Video has fundamentally changed the way we communicate. From watching news events unfold to connecting on social media and even sharing information at work, video is a powerhouse for engaging your online audience. We now watch one billion hours of video on YouTube every day. In two years’ time, online video will account for more than 80 per cent of all internet traffic.
It’s the perfect fit for short attention spans and the desire to consume content on-the-go.
Many businesses have already jumped on the video bandwagon, but they’re missing out on value by using a churn and burn approach. They create content and then set it adrift with no way to extract real value from the video.
That high budget product launch video from a year ago is gathering dust on YouTube. A great recruitment video profiling your corporate values was shared once on Facebook, but where is it now? Maybe your Head of HR thought it would be great to connect with employees via video to launch the new corporate strategy - it’s just a shame that everyone who joined the company since then doesn’t know the video exists.
Video is only valuable if your audience can discover, share and engage with it time and time again. To make the most of your videos, you need a strategy.
Create A Content Library
The success of TED Talks offers a great template for generating value from your presentations or events. Even if you've never attended a physical TED event, chances are you've listened to a podcast, watched a YouTube video or stumbled across one on Facebook. You probably don’t know it, but these talks are almost always recordings of conference presentations.
The creators embraced an opportunity to make their presentations freely available online. That bred an army of loyal followers who were keen to share ideas and draw inspiration from speakers across a range of fields.
Viewers have watched Ken Robinson's 'Do schools kill creativity?' 45 million times since it was posted in 2006, and TEDxSydney talks alone have racked up more than 80 million views. Clearly, they know what they’re doing.Yet most businesses don’t think about leveraging their own presentations, events or conferences. If you weren’t there, you missed it. And if it is recorded, it’s hosted somewhere randomly, and that 40 minutes of inspirational insight from your founder is simply titled ‘Conference Presentation 2017’, giving no indication of its value.
A single home for content should be a key part of your video strategy, whether you’re creating product videos, customer case studies, or recording training sessions.
Make It Discoverable
It’s also critical that people can find the information that exists in your videos. Titles, and even descriptions, give a mere abstract of what was actually said. Use captions and transcripts to make videos searchable based on keywords, phrases or moments that resonate. That way, people can find exactly what they’re looking for in your videos.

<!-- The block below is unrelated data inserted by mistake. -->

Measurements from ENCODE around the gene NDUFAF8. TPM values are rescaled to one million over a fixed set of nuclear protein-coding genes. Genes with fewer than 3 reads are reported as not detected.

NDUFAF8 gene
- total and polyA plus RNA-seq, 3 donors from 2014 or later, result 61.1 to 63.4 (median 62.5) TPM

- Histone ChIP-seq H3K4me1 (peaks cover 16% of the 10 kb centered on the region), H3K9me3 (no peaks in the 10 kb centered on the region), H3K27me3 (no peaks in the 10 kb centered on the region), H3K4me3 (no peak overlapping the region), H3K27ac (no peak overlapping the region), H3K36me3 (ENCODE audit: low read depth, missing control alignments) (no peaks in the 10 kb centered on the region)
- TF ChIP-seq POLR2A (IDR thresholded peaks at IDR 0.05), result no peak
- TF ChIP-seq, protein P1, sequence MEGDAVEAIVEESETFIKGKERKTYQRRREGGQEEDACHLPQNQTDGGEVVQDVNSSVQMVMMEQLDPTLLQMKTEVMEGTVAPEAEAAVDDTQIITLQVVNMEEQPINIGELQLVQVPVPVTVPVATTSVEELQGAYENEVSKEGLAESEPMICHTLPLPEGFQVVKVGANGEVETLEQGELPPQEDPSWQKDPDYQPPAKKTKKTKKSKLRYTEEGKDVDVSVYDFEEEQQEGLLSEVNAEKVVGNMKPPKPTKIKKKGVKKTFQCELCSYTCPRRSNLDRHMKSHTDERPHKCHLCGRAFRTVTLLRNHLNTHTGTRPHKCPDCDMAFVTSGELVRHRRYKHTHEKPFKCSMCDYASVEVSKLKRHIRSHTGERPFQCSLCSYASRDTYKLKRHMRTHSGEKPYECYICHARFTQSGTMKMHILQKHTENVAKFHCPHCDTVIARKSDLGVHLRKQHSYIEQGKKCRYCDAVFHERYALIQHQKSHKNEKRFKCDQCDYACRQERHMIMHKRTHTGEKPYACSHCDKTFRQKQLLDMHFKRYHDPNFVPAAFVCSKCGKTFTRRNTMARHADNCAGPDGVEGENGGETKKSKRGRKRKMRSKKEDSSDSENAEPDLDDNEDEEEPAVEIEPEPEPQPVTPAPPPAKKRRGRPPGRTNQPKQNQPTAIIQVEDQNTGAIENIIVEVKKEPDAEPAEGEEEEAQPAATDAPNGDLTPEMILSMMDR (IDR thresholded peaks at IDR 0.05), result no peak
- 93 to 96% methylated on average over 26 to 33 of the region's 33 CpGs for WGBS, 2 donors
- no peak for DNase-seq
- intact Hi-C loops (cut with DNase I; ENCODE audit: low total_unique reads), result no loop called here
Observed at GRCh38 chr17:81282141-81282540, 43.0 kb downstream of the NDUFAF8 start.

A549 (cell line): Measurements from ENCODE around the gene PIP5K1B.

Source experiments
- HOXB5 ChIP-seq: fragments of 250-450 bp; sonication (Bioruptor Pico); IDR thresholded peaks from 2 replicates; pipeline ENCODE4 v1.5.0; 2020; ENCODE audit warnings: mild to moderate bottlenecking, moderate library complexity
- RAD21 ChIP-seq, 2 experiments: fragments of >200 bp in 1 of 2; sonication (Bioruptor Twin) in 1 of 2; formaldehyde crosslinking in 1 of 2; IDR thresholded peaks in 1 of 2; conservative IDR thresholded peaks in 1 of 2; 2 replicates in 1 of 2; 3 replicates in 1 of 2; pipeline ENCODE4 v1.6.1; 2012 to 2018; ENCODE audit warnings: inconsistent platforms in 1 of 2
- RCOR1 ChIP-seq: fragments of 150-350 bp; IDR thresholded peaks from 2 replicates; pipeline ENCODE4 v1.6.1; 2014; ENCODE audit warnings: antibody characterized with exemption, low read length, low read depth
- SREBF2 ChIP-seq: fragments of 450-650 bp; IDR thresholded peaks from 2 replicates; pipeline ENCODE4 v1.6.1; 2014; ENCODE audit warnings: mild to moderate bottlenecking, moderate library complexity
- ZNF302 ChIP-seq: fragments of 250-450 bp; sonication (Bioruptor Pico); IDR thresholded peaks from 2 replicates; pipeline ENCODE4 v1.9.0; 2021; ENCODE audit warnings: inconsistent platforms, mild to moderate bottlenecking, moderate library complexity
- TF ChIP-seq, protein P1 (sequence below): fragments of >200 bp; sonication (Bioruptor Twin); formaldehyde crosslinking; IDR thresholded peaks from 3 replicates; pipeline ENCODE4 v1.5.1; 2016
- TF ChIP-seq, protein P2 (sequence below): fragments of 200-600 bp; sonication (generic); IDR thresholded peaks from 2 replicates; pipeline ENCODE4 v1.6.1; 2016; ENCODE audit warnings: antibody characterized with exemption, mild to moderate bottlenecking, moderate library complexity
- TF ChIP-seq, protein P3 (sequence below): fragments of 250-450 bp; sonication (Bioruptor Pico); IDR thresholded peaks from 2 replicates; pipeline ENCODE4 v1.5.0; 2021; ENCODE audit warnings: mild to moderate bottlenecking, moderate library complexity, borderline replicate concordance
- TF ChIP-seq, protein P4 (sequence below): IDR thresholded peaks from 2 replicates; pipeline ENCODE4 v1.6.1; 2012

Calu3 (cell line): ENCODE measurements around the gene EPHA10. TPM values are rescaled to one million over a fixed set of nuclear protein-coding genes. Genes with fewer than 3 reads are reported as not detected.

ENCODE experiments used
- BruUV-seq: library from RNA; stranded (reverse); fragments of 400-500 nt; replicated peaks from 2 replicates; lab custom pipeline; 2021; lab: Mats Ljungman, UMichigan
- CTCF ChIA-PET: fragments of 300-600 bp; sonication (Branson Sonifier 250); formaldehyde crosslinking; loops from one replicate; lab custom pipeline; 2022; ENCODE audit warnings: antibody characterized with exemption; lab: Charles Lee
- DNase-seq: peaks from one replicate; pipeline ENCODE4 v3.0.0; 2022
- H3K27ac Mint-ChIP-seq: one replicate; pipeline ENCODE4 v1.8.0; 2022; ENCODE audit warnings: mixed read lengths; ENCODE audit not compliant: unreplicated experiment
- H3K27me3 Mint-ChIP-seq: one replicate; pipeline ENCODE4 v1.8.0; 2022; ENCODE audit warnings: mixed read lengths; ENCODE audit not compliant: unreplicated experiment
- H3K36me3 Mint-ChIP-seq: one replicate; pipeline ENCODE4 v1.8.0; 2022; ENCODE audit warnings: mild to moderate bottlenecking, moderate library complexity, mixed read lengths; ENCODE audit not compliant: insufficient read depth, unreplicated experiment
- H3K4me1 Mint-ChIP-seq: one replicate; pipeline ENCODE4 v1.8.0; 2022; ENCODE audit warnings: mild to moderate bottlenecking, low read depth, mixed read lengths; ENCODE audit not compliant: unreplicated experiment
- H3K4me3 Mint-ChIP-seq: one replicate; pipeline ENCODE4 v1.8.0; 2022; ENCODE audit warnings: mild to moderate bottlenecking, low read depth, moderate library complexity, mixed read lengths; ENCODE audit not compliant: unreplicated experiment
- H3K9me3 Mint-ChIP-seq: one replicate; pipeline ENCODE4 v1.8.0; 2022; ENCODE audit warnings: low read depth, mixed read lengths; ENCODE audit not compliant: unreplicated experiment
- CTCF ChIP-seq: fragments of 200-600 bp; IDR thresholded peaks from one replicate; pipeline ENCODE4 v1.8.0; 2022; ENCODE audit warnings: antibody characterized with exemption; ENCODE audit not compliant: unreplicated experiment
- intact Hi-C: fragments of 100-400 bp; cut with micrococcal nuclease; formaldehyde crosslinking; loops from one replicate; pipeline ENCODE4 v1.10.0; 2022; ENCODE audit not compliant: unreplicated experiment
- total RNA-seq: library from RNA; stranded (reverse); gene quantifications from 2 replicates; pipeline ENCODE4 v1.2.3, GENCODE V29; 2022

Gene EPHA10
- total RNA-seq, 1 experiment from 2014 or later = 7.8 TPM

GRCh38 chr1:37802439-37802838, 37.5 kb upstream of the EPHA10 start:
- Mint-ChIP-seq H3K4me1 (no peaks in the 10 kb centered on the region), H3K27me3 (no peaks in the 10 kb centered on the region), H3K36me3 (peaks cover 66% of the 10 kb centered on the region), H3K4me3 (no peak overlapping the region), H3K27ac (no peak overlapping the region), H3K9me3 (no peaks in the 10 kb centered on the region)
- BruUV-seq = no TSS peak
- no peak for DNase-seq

This is a great strategy to enhance SEO for marketing, but it’s also key to video adding value to your internal communications or learning and development.
This is especially valuable for marketing campaigns built on new audience reach. If someone sees your video on their phone while in the back of an Uber, they probably won’t act on it then and there. But the ability to come back to it gives you another chance at getting them to engage. Likewise, if you’re using video to extend the value of your live events, an organised gallery means attendees can find recordings of speakers or presentations that had an impact.
This helps your event content gain life beyond the four walls and the one day schedule of the day.
Engage Your Audience
Watching a video doesn’t have to be a passive experience. Social media proves the value of offering people a chance to react, respond and start conversations. Bringing this level of engagement to your corporate videos can be as simple as adding a commenting option, but you should really push further and look at adopting clickable elements in your video (also called call to-actions) or interactive polls.
Keeping people interested is essential in an age where we have a shorter attention span than a goldfish. Providing options for viewers to interact with the video, or click through to another relevant piece of content will help to hold their attention. It will also move customers further down the funnel, and help make sure employees are really engaged with your message. For instance, think about adding a pop quiz at the end of a training module or a ‘book a demo’ to a product video.
A searchable and interactive content library gives you a single source of performance data. Measure where people come from, what they engage with and what they skip. This gives you a full picture of how valuable your video content is for the whole business.
Not every corporate video will go viral or bring a lift in employee engagement. But grab and hold their attention, and you’re well on your way to success.